Chef Sam Monsour, left, and fitness instructor Astrid Bengtson. Photo: Nicolaus Czarnecki/Metro
It is estimated that more than 100 million Americans resolve to change their life somehow in the New Year, but fewer than half actually stick to their resolutions.
But two North End residents believe that all it takes to change your life for the better is getting back to the basics of human nature.
Throughout the month of February, Paleo power couple Samuel Monsour, a chef, and fitness instructor Astrid Bengtson will teach students how to adjust their diet and mindset to lead happy, healthy and meaningful lives based around the Paleolithic diet.
The pair created #true28, a mobile app that lets users take health into their own hands by bridging the gap between their lives and how humans lived for 2.6 million years. The recipes and meal plans provided throughout the provisions feature of #true28 were created strictly using Paleo foods.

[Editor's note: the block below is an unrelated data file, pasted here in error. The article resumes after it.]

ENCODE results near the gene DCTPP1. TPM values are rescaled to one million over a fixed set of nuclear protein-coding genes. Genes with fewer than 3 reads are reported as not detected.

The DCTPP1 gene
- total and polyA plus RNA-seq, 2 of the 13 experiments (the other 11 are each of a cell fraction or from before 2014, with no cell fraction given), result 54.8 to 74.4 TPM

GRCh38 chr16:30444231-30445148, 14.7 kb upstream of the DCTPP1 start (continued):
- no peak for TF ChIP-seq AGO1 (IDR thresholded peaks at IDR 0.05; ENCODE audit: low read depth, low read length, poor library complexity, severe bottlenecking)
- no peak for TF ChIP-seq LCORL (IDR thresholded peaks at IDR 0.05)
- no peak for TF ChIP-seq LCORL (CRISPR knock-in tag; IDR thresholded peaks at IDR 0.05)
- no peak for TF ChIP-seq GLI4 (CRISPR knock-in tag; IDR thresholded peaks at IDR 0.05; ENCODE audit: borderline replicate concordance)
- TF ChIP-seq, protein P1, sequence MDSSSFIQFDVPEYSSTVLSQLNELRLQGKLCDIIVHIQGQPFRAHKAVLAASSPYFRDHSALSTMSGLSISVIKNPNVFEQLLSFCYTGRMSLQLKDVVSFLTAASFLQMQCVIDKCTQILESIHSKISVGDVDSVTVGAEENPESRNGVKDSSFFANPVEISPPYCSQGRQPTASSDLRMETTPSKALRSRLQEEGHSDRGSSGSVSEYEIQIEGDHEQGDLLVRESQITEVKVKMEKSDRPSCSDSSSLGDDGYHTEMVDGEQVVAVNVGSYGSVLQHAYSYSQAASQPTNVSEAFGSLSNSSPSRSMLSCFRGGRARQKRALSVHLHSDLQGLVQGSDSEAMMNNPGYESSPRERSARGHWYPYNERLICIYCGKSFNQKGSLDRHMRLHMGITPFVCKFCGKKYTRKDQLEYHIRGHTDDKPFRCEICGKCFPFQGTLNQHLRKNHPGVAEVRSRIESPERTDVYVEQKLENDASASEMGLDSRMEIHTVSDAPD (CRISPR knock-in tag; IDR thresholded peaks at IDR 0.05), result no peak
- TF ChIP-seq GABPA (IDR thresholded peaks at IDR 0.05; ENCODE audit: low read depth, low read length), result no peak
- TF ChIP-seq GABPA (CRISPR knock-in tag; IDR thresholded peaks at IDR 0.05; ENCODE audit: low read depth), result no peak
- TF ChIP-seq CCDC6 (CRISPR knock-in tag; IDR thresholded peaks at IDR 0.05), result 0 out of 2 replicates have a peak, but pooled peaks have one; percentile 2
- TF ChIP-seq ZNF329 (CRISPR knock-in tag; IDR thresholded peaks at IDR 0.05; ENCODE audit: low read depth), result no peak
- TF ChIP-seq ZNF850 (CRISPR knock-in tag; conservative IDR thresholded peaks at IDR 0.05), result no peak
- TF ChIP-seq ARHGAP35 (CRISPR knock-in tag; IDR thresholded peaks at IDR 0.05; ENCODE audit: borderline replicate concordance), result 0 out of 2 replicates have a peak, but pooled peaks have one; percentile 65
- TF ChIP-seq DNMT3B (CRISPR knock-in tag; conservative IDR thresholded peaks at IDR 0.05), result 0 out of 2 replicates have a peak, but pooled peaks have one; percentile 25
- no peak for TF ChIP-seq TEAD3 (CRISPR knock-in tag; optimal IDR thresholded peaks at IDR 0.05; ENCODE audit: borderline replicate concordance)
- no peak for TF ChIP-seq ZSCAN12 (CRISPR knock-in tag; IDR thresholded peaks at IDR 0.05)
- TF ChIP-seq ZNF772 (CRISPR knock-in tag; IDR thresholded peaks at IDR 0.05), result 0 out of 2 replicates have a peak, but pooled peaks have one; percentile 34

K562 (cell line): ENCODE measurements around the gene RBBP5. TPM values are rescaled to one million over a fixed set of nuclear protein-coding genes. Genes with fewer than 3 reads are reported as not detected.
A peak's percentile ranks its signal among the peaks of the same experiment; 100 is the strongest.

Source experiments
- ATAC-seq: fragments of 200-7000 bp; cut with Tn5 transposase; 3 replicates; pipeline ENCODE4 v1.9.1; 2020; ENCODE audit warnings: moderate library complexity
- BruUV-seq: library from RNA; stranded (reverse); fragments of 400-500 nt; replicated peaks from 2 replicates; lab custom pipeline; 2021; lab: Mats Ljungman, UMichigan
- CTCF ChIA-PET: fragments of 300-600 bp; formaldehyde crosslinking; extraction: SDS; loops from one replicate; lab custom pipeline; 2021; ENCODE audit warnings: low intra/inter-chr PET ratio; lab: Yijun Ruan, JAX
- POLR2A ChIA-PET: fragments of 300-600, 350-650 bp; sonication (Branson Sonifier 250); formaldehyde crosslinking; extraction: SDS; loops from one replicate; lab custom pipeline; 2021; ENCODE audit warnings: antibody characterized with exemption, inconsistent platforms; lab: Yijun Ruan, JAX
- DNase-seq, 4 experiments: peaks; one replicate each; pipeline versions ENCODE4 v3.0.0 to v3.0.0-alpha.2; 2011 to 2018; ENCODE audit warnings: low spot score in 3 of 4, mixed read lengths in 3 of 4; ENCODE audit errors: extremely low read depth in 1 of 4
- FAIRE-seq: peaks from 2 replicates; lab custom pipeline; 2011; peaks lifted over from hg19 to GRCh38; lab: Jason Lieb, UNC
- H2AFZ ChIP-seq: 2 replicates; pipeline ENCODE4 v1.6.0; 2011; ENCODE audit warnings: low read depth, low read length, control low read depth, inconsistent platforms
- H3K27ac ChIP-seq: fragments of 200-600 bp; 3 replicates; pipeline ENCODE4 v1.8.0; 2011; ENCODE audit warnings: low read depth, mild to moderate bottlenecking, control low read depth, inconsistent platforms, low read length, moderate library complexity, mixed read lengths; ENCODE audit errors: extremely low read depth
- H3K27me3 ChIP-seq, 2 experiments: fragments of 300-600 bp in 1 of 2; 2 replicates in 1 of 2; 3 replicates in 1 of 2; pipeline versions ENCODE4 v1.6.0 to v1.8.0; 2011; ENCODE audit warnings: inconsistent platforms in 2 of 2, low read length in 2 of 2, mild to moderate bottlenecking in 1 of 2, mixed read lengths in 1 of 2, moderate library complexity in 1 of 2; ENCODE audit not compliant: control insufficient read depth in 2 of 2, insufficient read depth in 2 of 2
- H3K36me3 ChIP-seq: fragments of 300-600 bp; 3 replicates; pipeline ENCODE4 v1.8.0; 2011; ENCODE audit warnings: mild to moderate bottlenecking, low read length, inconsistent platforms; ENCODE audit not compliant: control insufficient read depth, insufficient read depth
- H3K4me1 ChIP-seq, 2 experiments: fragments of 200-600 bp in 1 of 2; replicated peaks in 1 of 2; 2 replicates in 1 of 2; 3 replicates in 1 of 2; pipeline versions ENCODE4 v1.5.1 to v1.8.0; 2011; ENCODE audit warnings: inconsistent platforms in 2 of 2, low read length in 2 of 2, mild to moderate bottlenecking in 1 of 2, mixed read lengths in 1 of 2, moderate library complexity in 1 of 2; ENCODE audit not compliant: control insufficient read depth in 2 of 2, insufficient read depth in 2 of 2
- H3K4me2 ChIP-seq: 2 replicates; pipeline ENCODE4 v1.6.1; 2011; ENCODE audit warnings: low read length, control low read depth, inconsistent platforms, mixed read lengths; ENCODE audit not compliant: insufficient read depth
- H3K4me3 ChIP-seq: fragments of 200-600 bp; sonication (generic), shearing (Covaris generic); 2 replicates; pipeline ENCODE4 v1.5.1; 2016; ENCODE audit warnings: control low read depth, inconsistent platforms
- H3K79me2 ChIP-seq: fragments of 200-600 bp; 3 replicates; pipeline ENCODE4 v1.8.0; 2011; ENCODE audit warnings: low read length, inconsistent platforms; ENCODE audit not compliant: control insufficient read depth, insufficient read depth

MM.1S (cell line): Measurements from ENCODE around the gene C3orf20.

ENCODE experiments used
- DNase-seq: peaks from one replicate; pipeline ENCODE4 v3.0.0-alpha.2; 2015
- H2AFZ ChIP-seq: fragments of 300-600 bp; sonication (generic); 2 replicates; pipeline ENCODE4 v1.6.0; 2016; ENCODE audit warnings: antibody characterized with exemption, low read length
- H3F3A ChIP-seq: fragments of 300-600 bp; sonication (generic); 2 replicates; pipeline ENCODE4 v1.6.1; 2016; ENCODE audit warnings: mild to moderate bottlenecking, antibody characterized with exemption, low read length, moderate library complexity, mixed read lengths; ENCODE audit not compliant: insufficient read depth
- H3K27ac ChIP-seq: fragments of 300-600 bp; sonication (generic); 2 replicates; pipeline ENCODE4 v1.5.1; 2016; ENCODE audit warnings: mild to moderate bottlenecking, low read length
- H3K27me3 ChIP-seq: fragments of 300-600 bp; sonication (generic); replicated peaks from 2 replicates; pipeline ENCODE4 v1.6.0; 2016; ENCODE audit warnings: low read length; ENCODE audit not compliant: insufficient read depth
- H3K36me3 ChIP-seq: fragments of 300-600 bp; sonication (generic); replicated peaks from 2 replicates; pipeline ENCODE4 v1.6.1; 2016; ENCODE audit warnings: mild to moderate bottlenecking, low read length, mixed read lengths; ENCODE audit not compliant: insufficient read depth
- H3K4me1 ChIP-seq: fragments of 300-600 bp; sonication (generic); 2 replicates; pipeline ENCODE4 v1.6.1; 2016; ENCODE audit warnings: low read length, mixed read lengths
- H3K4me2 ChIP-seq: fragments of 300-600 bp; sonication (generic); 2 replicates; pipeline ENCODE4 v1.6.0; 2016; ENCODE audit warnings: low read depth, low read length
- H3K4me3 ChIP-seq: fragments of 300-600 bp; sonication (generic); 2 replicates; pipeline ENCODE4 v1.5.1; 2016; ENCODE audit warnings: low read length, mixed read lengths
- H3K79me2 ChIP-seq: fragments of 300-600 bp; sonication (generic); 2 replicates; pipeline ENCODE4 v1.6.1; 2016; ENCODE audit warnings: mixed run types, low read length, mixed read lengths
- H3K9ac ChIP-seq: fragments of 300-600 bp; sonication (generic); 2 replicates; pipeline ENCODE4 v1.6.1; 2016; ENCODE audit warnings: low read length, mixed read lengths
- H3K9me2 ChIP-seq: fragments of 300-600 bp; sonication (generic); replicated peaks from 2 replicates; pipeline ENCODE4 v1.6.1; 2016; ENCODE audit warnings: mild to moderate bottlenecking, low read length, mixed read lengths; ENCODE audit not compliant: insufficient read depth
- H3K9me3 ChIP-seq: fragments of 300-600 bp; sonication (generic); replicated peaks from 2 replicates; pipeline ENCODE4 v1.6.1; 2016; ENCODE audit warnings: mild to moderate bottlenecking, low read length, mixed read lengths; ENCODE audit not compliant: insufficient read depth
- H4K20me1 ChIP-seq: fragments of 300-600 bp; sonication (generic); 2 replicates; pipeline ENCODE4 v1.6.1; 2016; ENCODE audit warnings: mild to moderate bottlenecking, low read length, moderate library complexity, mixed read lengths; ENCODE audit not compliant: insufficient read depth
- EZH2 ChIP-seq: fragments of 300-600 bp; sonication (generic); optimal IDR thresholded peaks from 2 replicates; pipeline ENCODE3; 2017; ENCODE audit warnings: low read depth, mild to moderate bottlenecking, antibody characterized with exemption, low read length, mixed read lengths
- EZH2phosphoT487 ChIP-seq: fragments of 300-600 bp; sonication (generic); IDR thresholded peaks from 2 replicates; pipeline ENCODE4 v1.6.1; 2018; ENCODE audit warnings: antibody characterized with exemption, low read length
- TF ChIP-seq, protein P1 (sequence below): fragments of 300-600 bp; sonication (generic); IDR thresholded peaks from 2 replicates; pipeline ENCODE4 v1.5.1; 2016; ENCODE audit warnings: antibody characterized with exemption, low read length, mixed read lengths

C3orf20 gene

The Paleo diet mimics the diets of our caveman ancestors and includes meats, seafood, vegetables, fruits and nuts. That means no grains, dairy, legumes, refined sugar, trans fats or alcohol.
“We’re not trying to be cavemen. We’re not saying we should quit our jobs and eat roasted meat,” said Sam, executive chef at Boston’s jm Curley. “It’s not just a diet, and to us it makes a lot of sense scientifically. There are a lot more enriching qualities of that lifestyle than just a diet.”
Whether the issue is smoking, finances, weight or alcohol, Bengtson believes a Paleo-based lifestyle shift will help people stick to their resolutions because it approaches resolutions from a holistic angle.
“A lot of us make our career our life passion, but it’s a slippery slope when that becomes your identity,” said Bengtson. “The goal is to get people to be people again, and value relationships, personal growth, and have an innate desire to help their community.”
To keep participants motivated, Monsour and Bengtson will instruct four three-hour classes at the Boston Center for Adult Education every Saturday in the month of February – which conveniently runs 28 days.
Students will learn to utilize the app's features through hands-on workshops, tutorials, cooking demos and progressive exercise classes at the BCAE.
"A lot of times, people barely get started on their resolution, then get swept away as the year gets busier," said Monsour. "That's part of why we created this app. If you can just stick with this for 28 days, there is a good chance you can succeed."